(here’s a blog post I put up earlier today at globeandmail.com, related to a story I did for the newspaper)
Miles Beckett and Greg Goodfried still look like the upwardly mobile twenty-somethings (surgical resident and entertainment lawyer respectively) they used to be a year or two ago. But now — along with friend Ramesh Flinders and Greg’s wife, a former executive with Creative Artists Agency — they are the co-creators and producers of the Lonelygirl15 phenomenon.
In Toronto for the FITC design and technology conference, they talked about what it has been like since “Bree” was revealed to be actress Jessica Rose last September.
They also talked about the website, which is built on a hacked version of WordPress, with widgets from Revver that play the videos (both the ones uploaded by the characters and the ones uploaded by fans); there is a chat room where there are usually between 20 and 50 people at a time, and the site has a Wikipedia-style show encyclopedia called LGpedia — which a fan created — that has over 3,000 articles and has received more than two million page views.
Miles: “I spent a lot of time on YouTube watching videos, and after awhile it was clear they were going to become the leader, so [after we came up with the idea] I decided to upload something there rather than try to get people to come to our site. From the beginning, the idea was to create a sense of mystery, so we started posting comments and video as this character — interactivity was very much a part of it.”
Greg: “Miles said we’re going to do this for a few months and then we’ll be on the cover of magazines, and I said you’re crazy.”
Miles: “After we put the first video clip up as Bree, we got about 500,000 views in 48 hours… we both grew up in L.A. and we’ve been around the industry and I knew that most TV shows get maybe 500,000 viewers in a week, so I knew we had something.”
Miles: “The initial idea was to create this thing, see if people respond to it, then make an independent movie or something out of it. At the time I didn’t think Internet video had developed to the point where it could sustain an audience, but it quickly became obvious that wasn’t the case.”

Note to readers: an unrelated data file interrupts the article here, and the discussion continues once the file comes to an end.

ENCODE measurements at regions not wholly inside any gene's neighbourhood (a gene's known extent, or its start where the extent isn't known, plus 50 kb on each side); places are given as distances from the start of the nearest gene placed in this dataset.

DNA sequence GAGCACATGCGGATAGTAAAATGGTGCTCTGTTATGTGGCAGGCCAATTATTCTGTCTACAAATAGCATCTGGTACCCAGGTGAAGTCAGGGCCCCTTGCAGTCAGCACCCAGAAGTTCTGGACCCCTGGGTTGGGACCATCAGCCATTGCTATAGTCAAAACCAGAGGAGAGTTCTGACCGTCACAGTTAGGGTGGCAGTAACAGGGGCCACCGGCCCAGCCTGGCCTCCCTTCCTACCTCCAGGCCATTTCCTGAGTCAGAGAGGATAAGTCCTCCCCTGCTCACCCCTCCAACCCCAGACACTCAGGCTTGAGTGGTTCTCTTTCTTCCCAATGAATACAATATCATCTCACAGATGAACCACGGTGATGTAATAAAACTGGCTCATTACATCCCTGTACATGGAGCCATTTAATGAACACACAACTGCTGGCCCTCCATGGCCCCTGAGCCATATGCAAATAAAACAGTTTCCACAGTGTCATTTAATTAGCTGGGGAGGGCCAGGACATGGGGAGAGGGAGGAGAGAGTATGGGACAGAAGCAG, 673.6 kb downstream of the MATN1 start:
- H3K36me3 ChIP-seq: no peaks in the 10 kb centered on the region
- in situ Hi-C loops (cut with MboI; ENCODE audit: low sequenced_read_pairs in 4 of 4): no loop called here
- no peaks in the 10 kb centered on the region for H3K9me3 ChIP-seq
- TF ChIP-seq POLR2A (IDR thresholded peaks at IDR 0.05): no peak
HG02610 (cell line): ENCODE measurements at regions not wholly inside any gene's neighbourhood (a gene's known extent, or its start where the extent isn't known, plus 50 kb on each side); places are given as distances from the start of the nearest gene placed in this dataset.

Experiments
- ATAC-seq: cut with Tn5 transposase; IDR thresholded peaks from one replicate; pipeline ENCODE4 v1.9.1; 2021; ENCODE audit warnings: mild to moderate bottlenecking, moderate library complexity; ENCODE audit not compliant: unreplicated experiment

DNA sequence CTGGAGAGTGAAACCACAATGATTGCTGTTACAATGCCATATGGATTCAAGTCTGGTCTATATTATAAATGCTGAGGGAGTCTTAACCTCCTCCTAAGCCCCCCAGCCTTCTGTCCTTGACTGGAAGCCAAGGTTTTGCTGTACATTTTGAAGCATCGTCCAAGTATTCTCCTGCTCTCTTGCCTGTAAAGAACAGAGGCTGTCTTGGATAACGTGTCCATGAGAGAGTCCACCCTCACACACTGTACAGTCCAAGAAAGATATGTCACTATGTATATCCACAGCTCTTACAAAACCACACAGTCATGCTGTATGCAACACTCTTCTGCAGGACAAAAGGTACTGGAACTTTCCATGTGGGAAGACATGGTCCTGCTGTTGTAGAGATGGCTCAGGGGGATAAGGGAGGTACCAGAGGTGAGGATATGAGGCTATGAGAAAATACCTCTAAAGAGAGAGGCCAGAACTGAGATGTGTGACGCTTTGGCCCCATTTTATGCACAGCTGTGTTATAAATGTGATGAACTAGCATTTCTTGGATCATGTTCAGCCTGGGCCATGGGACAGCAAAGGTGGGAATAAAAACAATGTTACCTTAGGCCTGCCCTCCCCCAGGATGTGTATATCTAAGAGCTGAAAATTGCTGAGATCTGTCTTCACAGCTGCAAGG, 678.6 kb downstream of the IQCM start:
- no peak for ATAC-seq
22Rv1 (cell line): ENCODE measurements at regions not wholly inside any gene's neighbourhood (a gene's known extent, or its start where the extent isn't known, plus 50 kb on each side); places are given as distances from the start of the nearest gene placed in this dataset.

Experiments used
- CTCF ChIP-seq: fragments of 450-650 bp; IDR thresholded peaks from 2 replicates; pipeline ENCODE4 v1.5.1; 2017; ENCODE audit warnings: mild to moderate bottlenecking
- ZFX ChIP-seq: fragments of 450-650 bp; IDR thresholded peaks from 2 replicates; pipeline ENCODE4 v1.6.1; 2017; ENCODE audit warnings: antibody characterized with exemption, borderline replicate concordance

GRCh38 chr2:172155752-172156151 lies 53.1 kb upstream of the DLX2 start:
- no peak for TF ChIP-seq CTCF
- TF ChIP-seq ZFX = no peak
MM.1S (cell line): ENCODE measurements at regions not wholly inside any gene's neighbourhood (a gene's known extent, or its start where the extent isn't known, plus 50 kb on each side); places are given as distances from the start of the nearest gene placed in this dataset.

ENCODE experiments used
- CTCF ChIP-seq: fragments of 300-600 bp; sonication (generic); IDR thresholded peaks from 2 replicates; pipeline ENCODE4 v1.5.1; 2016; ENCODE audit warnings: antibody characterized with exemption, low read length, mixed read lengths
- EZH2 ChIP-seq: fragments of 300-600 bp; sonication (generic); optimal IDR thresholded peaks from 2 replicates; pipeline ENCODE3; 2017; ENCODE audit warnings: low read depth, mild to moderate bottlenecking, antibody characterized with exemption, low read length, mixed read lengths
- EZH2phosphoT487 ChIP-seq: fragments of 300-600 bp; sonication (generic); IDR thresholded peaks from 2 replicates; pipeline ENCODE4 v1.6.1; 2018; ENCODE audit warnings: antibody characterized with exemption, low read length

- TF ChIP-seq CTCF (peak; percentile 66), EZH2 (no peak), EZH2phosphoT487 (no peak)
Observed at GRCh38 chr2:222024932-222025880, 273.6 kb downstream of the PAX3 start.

Miles: “I knew you could get a viral video that gets a lot of views and then disappears, but when I saw we were getting 500,000 on each video, I figured the model wasn’t just to use this as a jumping off point to TV or movies. I realized it was possible to create this new form of online entertainment.”
Greg: “We read [the chat room] every day… and we have done live in-character chats as part of the show. At one point Bree’s hotel room was broken into, she uploaded video and said she would be in the chat room later, and all those people knew she was fictional but they still came… a character named Jonas offered to let Bree come to stay with him, so we picked a real fan to decide whether she should do it or not, so the community effectively made that decision.”
Miles: “When we started this, we didn’t really know where it was going to go, and then it exploded… so what we did was we really responded to the community and let that determine where we went with it. I think that’s why were still around now.”
Greg: “We met with the heads of most of the TV studios, and we got offers to do production deals, but we decided not to do that — because I don’t think they really understood what we were trying to do… plus they’re huge bureaucracies. It’s not that they’re not interested, because they are, they just can’t move fast enough… and the copyright fear is just massive.”
Miles: “The traditional entertainment model is that you create content, license it and then make money for eternity… but DRM [digital rights management] is BS — anyone can get around it, and consumers hate it. We think of our content as more ephemeral. I don’t plan to make money off old Lonelygirl15 videos. I want to keep creating new videos.”
Greg: “In one episode, Daniel gets drunk and goes bowling… and we got a call from the agent for Katherine McPhee, who was a runner-up for American Idol and he said she had a new album coming out and could she appear in the show, which was really cool.”
Miles: “A couple of years ago, her record company would have gone to the O.C. or something like that. It shows that the tide is really turning, and the power is in the hands of the little guy now.”
Greg: “[Even from the beginning] I thought that people wanted to start getting their content in this way — short-form, serialized, interactive content — they just didn’t know it. And all the people who came before us were giant conglomerates who were either repurposing television or making these really lame webisodes.”
Miles: “Definitely when I had the idea, in my mind it was a race against time to do it, because I knew that someone would think of it. I was on every day and watching other videos of real video-bloggers and I’d be paranoid that they were scripted. If they had more than three videos that were well done I would be worried that they were fake.”